In some perhaps too tightly wound circles, it is considered a “micro-aggression” to ask “Where are you from?” or “Where are your ancestors from?” The prejudice of those who think this way is that the questioner has a hostile intent.
But Wade and I delight in finding out the origins of someone’s name, or accent, or heritage. This is the pleasure of a multi-cultural, multi-national world.
Lazy Eye, a recent gay film, mentions the classic Harold and Maude. The unusual relationship between a morbid young man and a vivacious old woman—a Holocaust survivor, no less—contains a scene in which they are walking among daisies as she explains her love for flowers. He grimly observes, “They’re all the same.”
“No, each one is different,” she points out, naming how so. “Much of the world’s sorrow comes from people who are this,” as she holds up one daisy, “but allow themselves to be treated like that.” As she gestures broadly, the camera pulls back to show them sitting in a veterans cemetery covered with identical grave markers.
I would say that too many of us have a “lazy eye” when it comes to appreciating differences and diversity.
Nelson Mandela insisted on a staff that mirrored the diversity of the new South Africa when he became its president. He and the people he represented had more than a little right to exclude those Europeans who had come to their continent and excluded them from rights, privileges, and participation in government. But he insisted on modeling the necessary collegiality among the races to bring his post-apartheid nation together.
This was brought home to me as I read the memoir of an Afrikaner whom he chose as his personal assistant, Zelda la Grange. The book, Good Morning, Mr. Mandela, was lent to me by the twin sister of one of our close friends. They are themselves Afrikaners, but she resides in South Africa, while he is a naturalized citizen of the United States.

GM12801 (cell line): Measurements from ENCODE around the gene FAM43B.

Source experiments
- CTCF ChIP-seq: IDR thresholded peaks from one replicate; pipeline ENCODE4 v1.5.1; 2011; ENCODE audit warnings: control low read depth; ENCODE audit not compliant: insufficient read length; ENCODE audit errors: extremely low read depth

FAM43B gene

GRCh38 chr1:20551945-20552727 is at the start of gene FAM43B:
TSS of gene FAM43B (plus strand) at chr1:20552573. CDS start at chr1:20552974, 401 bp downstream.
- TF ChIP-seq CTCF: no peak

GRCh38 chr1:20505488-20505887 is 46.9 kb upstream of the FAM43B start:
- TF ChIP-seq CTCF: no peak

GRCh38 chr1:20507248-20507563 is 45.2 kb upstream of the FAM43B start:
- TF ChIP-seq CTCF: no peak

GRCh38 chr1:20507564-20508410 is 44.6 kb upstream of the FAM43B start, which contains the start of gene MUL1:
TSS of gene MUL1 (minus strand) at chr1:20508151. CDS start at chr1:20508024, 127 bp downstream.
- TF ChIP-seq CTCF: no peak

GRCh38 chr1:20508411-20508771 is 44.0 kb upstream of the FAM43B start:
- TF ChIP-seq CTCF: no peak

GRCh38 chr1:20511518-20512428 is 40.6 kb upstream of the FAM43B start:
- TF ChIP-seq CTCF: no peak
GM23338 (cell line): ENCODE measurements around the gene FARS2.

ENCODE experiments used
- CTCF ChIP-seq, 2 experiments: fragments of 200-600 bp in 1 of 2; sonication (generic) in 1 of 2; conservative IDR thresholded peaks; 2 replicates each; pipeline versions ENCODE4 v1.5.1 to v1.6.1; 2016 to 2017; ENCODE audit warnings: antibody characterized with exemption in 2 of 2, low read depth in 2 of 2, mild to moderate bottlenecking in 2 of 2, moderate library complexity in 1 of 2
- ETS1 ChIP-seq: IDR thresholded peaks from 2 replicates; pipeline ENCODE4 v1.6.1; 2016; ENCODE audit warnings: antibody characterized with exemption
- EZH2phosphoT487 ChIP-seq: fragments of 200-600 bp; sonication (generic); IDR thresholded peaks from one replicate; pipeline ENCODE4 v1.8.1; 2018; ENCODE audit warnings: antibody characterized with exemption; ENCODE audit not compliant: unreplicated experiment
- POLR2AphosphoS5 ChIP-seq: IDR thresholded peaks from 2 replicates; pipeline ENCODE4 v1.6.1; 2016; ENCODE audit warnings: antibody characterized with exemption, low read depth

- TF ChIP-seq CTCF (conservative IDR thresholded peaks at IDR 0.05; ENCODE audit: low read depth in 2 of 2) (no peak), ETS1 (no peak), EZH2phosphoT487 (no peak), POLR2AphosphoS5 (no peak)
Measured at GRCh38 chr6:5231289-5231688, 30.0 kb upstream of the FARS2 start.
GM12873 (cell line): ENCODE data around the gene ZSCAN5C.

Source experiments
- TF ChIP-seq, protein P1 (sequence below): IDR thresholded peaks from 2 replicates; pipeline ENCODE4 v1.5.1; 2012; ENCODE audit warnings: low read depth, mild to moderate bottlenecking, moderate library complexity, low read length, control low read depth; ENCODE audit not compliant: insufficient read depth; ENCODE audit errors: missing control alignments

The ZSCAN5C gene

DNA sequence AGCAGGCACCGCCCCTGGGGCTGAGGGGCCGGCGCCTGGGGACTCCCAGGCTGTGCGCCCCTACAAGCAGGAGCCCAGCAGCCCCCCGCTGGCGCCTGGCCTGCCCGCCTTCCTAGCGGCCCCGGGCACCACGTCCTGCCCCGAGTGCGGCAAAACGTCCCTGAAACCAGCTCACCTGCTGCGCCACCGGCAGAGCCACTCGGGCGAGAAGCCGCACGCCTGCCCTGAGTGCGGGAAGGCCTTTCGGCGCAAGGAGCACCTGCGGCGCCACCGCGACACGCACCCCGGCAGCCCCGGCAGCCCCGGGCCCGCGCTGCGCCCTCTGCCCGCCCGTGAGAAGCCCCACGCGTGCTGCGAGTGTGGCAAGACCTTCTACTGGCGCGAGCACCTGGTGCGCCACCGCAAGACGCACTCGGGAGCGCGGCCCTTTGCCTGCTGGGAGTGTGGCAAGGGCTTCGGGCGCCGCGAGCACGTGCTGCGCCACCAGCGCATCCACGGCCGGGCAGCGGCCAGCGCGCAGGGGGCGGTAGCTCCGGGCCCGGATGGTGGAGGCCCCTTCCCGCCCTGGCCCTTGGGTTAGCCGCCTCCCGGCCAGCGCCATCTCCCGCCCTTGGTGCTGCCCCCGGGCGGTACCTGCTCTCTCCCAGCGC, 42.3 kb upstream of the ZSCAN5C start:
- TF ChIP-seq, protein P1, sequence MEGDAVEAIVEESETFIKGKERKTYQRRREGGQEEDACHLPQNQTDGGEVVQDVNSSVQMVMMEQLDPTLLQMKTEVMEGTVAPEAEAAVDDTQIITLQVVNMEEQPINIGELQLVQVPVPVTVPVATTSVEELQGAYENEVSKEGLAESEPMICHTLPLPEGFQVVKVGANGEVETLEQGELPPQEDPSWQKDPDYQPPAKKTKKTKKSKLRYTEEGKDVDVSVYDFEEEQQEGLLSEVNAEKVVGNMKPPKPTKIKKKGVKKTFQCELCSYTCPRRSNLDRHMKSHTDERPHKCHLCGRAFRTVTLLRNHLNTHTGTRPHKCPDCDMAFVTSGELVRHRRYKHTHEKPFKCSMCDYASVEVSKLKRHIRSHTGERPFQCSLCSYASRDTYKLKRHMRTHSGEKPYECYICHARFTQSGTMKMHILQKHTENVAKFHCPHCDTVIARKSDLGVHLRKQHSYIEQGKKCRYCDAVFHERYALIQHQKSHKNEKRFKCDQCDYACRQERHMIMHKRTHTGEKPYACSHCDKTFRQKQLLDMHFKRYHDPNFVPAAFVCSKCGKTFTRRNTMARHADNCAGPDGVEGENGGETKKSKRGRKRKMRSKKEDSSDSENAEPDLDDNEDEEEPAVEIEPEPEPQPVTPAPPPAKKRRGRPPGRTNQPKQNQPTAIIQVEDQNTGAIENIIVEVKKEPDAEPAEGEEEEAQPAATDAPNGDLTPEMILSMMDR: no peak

A few weeks ago, Wade and I were enjoying drinks and dinner out with him when he described an incident at a market here in Atlanta. He was checking out, and his order included the last banana cluster on the shelves. “Are you going to take those bananas?” an older woman behind him in line questioned. Taken aback by her accusatory tone, our ever polite friend explained in his accented English, “Yes, but I’m sure they have more in the back.”
Angered, she stormed off, admonishing him, “Go back to your goddamn country!”
“Go back to your goddamn country!”
He said he was stunned beyond belief. “Why would bananas be so important?” he wondered, aghast.
Mocking her rhetoric, this became the toast of the evening. More than once, we lifted our glasses, laughing, saying in unison, “Go back to your goddamn country!”
Admittedly her nativist rant was less damaging to three privileged white men, but still, to a foreign born citizen like our friend, it must have stung.
In that moment, she proved herself to be less of an American than our friend.
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